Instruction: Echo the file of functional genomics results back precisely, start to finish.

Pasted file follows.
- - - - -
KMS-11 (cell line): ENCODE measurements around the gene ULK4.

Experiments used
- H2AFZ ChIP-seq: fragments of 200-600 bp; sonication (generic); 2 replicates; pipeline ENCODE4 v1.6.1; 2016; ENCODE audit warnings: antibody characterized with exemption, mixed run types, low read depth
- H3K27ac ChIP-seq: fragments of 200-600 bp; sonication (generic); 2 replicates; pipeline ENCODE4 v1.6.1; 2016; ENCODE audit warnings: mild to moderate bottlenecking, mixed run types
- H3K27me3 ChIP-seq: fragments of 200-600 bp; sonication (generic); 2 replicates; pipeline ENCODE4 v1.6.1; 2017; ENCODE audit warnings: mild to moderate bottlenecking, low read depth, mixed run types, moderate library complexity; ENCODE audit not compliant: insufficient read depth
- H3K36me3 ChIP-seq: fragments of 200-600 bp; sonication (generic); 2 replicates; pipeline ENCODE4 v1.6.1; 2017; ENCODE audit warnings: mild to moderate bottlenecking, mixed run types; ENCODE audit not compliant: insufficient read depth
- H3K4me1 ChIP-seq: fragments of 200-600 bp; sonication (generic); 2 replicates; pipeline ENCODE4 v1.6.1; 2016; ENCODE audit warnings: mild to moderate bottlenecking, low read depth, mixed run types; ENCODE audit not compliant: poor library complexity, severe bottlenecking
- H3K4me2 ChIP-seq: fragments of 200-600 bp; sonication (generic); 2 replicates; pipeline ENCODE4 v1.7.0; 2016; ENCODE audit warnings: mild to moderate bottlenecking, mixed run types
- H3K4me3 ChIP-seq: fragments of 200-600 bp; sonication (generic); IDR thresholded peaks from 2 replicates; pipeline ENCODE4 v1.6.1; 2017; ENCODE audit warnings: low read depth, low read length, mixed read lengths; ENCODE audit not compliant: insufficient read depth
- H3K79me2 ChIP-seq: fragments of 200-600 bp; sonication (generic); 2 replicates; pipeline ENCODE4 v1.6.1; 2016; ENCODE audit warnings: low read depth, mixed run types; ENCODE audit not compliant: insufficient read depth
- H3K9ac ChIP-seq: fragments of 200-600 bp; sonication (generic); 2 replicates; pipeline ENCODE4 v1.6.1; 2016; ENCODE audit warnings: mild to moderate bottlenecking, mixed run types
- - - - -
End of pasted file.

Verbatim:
KMS-11 (cell line): ENCODE measurements around the gene ULK4.

Experiments used
- H2AFZ ChIP-seq: fragments of 200-600 bp; sonication (generic); 2 replicates; pipeline ENCODE4 v1.6.1; 2016; ENCODE audit warnings: antibody characterized with exemption, mixed run types, low read depth
- H3K27ac ChIP-seq: fragments of 200-600 bp; sonication (generic); 2 replicates; pipeline ENCODE4 v1.6.1; 2016; ENCODE audit warnings: mild to moderate bottlenecking, mixed run types
- H3K27me3 ChIP-seq: fragments of 200-600 bp; sonication (generic); 2 replicates; pipeline ENCODE4 v1.6.1; 2017; ENCODE audit warnings: mild to moderate bottlenecking, low read depth, mixed run types, moderate library complexity; ENCODE audit not compliant: insufficient read depth
- H3K36me3 ChIP-seq: fragments of 200-600 bp; sonication (generic); 2 replicates; pipeline ENCODE4 v1.6.1; 2017; ENCODE audit warnings: mild to moderate bottlenecking, mixed run types; ENCODE audit not compliant: insufficient read depth
- H3K4me1 ChIP-seq: fragments of 200-600 bp; sonication (generic); 2 replicates; pipeline ENCODE4 v1.6.1; 2016; ENCODE audit warnings: mild to moderate bottlenecking, low read depth, mixed run types; ENCODE audit not compliant: poor library complexity, severe bottlenecking
- H3K4me2 ChIP-seq: fragments of 200-600 bp; sonication (generic); 2 replicates; pipeline ENCODE4 v1.7.0; 2016; ENCODE audit warnings: mild to moderate bottlenecking, mixed run types
- H3K4me3 ChIP-seq: fragments of 200-600 bp; sonication (generic); IDR thresholded peaks from 2 replicates; pipeline ENCODE4 v1.6.1; 2017; ENCODE audit warnings: low read depth, low read length, mixed read lengths; ENCODE audit not compliant: insufficient read depth
- H3K79me2 ChIP-seq: fragments of 200-600 bp; sonication (generic); 2 replicates; pipeline ENCODE4 v1.6.1; 2016; ENCODE audit warnings: low read depth, mixed run types; ENCODE audit not compliant: insufficient read depth
- H3K9ac ChIP-seq: fragments of 200-600 bp; sonication (generic); 2 replicates; pipeline ENCODE4 v1.6.1; 2016; ENCODE audit warnings: mild to moderate bottlenecking, mixed run types